So we come now to the Inner Gold of the Alchemists. In Plato's Republic, Socrates suggests a myth that there are four different types of men, each of whom have a certain type of metal in their souls: Iron, copper, silver and gold. The men of gold are the Philosophers (in the true sense of Lovers of Wisdom, those who love wisdom more than fame or wealth). Paracelsus speaks of the philosopher in a similar way. He says: "We know that a lover will go a long way to meet the woman he adores - how much more will the lover of wisdom be tempted to go in search of his divine mistress!"

In alchemy, there is the idea that, in the metallic kingdom, the object of nature is invariably to create gold. The production of the baser metals is an accident of the process, or the result of an unfavourable environment. Gold is therefore the archetype or goal of the metallic kingdom, and in a similar way, the Man of Gold is the Archetype or Goal of the Human Kingdom. The idea is that one day, all metals will be gold and all men will be 'philosophers', pure and incorruptible, as luminous and giving as the Sun itself.

Plato also said of those philosopher-kings of his Republic, that, since they would have gold in their souls, they should have no desire for physical gold. And this seems to have been true of the great alchemists of the Middle Ages. People like John Dee and Paracelsus were not rich. Roger Bacon was a monk. Such people were obviously not motivated by the desire for gain, because they had sufficient wealth in themselves. As H.P.Blavatsky says in her "Isis Unveiled": "Illuminated with the light of eternal truth, these rich-poor alchemists fixed their attention upon the things that lie beyond the common ken, recognising nothing inscrutable but the First Cause, and finding no question unsolvable. To dare, to know, to will and REMAIN SILENT, was their constant rule..."

Another alchemist, Agrippa von Nettesheim, declared: "I could say much more about this art, were it not for the oath of silence usually taken by initiates into the mysteries".

The inner gold of the alchemists could therefore be defined as Wisdom, or Sophia. It is the knowledge of the full majesty of the universal creation in all its facets... and the experiential knowledge that that majesty is also expressed through oneself. As above, so below: Man is a microcosm of the macrocosmos. Man contains within himself the whole mystery of life. As the Greeks used to say on their temples: "Know yourself and you will know the universe and the gods".

What is the path towards this divine wisdom? One alchemical writer put it thus: "Patience is the ladder of philosophers, and humility is the key to their garden". Another (F. Hartmann, in his biography of Paracelsus), states: "The highest form of alchemy is the transformation of vices into virtues by the fire of love for the good, the purification of the mind by suffering, the elevation of the divine principle in man over the animal elements of his soul". Having achieved this process of sublimation, however, it is possible to return to the world of matter and improve it. For as the same author states: "By the power of the spirit, material elements may be sublimated into invisible (astral) elements, or invisible substances may be coagulated and become visible". It could perhaps be compared to Plato's myth of the Cave: the philosopher emerges from the cave of the senses into the light of truth, and then returns back into the cave to illuminate his fellow human beings. Alchemy is about this two-way process which is symbolised by the three main stages of the work: the black (nigredo) of dissolution; the white of Sublimation (albedo); and the red of "exaltation", corresponding to the philosopher's stone which produces gold. Hence, returning to the men of gold in Plato's Republic, it is significant that they were not only philosophers, but kings (red being the royal colour), they were in the world, working for the good of humanity, but not of the world.

Many learned works have been written concerning the distinct phases of the work of alchemy and their significance, whether from a moral, psychological or physical standpoint. But I am purposely not going to go into detail on this matter, since it is a specialist field of study which in most cases is of a very speculative nature; and without the guidance of an initiated teacher, or a special illumination, as A.E. Waite points out, "the student is likely to be adrift and the Prima Materia will forever escape him". It is not possible to commence the work of Alchemy without this Prima Materia and, as it is never clearly specified exactly what it is (presumably because it refers to matter in a highly ethereal state), it is impossible to discover without such guidance. On this point there is a fascinating story told by the Italian Renaissance philosopher and alchemist Pico della Mirandola of "a good man who had not a sufficiency to support his family and was reduced to the last extremity of distress; with an agitated mind he went one night to sleep, and in a dream he beheld a blessed angel, who, by means of enigmas, instructed him in the method of making gold, and indicated to him, at the same time, the water he should use to ensure success. At his awaking he proceeded to work with this water, and made gold, truly in small quantity, yet sufficient to support his family. Twice he made gold of iron and four times of orpiment. He convinced me by the evidence of my own eyes that the art of transmutation is no fiction".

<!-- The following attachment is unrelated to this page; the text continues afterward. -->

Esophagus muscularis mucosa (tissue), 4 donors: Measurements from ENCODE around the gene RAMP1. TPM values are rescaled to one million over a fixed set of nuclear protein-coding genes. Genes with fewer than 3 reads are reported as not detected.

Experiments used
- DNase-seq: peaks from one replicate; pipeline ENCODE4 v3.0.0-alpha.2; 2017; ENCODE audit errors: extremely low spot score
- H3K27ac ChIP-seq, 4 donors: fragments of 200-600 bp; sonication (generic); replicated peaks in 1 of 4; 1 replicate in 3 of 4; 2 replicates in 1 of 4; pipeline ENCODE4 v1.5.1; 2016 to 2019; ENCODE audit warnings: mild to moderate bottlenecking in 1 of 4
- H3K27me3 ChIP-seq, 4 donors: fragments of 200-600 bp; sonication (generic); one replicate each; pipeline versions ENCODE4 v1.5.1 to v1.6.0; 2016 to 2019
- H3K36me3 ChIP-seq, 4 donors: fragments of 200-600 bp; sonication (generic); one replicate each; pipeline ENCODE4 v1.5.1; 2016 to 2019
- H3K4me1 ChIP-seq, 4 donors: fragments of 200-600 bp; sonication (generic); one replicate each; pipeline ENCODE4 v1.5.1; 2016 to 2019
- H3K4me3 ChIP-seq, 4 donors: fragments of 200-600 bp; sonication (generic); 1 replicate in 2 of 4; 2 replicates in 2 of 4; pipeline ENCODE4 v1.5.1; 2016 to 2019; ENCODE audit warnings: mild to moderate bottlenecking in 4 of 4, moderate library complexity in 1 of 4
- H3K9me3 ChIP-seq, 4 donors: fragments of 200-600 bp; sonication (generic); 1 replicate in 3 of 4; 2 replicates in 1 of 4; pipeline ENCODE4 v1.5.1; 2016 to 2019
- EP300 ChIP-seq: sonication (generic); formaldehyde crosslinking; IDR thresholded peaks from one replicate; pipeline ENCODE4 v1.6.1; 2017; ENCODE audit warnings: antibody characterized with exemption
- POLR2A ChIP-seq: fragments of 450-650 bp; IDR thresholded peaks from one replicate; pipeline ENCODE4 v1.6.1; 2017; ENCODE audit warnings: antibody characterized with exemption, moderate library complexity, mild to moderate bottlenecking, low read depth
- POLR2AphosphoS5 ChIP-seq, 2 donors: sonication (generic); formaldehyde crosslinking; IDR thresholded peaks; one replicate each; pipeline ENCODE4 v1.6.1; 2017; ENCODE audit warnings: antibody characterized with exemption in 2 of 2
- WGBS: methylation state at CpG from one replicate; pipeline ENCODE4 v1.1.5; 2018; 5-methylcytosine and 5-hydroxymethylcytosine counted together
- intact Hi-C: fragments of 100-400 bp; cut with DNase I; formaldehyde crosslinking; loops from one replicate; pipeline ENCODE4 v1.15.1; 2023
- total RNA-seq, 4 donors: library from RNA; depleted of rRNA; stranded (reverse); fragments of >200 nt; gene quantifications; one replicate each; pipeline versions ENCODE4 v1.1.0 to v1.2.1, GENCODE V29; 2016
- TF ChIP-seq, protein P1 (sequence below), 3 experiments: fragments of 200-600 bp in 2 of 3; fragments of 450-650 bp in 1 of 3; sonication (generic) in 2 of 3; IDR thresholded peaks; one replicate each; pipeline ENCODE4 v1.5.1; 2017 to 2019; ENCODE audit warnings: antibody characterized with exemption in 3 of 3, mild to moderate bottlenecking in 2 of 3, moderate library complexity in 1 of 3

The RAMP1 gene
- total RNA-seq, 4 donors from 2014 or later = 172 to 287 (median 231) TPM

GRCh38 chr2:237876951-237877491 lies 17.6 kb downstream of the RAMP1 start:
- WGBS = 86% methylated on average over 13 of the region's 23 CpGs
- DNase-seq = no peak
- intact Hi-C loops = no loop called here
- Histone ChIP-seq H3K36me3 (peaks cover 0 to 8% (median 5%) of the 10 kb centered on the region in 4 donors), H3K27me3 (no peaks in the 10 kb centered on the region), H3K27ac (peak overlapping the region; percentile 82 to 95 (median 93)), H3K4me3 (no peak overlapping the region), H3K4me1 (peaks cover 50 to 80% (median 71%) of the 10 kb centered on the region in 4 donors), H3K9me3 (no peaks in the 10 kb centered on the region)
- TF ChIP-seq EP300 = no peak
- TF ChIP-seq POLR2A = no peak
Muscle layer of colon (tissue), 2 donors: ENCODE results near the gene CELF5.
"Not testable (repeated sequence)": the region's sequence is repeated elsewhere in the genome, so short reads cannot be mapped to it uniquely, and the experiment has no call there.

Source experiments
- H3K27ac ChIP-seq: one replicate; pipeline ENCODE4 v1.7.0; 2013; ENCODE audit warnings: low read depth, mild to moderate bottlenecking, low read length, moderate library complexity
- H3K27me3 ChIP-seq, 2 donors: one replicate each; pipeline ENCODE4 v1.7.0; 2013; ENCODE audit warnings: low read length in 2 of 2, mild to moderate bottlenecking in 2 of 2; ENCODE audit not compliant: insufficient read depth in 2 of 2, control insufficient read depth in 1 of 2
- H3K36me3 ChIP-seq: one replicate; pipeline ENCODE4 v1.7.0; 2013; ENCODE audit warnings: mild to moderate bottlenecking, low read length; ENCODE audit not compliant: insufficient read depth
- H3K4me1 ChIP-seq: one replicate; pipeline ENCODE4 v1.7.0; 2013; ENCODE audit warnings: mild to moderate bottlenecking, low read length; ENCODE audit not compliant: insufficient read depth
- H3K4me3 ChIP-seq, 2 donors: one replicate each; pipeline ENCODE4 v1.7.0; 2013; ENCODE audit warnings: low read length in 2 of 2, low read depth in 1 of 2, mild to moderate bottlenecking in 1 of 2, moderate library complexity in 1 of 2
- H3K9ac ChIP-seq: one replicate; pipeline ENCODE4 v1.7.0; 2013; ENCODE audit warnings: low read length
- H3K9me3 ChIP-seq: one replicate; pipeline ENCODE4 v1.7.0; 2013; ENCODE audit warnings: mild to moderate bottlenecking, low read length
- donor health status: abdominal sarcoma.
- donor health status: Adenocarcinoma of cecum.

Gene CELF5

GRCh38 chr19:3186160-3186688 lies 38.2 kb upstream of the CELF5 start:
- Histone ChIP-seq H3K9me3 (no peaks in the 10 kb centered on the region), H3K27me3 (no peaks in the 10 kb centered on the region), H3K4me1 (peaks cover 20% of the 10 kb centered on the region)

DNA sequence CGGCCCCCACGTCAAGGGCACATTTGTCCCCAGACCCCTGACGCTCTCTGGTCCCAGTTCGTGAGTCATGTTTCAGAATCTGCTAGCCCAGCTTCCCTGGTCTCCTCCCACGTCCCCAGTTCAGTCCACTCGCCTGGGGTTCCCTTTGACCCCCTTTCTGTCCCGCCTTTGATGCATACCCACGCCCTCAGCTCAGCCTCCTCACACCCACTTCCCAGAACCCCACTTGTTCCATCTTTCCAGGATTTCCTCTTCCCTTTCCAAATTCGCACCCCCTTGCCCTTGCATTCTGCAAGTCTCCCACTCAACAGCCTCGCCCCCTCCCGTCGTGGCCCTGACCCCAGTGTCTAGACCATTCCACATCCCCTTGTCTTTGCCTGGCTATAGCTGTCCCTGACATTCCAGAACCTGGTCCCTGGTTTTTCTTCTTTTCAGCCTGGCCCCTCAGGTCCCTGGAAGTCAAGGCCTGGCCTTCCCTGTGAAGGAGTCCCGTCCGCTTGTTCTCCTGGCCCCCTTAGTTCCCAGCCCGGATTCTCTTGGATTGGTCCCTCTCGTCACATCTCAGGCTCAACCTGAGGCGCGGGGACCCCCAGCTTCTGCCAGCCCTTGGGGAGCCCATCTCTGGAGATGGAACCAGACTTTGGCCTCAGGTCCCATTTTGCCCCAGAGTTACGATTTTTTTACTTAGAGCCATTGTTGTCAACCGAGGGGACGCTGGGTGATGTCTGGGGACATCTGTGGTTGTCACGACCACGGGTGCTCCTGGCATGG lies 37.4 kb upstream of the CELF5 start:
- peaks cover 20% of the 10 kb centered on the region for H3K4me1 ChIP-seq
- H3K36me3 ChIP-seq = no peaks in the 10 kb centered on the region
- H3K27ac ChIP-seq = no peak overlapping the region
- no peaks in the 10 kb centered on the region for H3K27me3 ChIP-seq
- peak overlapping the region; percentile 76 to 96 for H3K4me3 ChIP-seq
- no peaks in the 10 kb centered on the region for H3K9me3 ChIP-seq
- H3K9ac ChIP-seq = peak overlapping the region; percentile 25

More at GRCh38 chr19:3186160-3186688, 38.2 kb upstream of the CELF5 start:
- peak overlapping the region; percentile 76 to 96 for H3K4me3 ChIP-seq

Alchemy should therefore be redefined as one of the lost spiritual sciences which, like its sister Astrology, combines the deep study of nature with the study of man, and enables the adept (he who has attained) to bring both man and nature to perfection. Paracelsus said that there were three qualities necessary for the work of alchemy: Prayer (meaning a strong desire or aspiration for what is good); Faith (not a blind faith, he says, but one which is based on knowledge, an unwavering confidence); and Imagination (which he describes as "being sunk into deep thought, drowned in his own soul").

The inner gold of the alchemists is the perfected individual and the philosopher's gold is the perfection of nature. Both man and nature are evolving towards this perfection, but man can help in the evolutionary process by understanding and working on himself and on nature. Working only on the material level is a very poor kind of science which, one day, will hopefully be expanded into the greater Science of Life (sometimes known as "Magic").

Far from being the deluded individuals which the history of science so likes to imagine, the true alchemists were great initiates who, in many ways, knew more of nature than our scientists of today. Masters both of nature and themselves, they always placed that mastery at the service of God and Humanity and never employed it for their own petty gain.


The Life of Paracelsus, Dr. Franz Hartmann. Wizards Bookshelf, San Diego,1997.
The Secret Art of Alchemy, Stanislas Klossowski de Rola. Thames & Hudson, London, 1973.
Alchemists Through the Ages, A.E. Waite. Kessinger Publishing Company, Montana.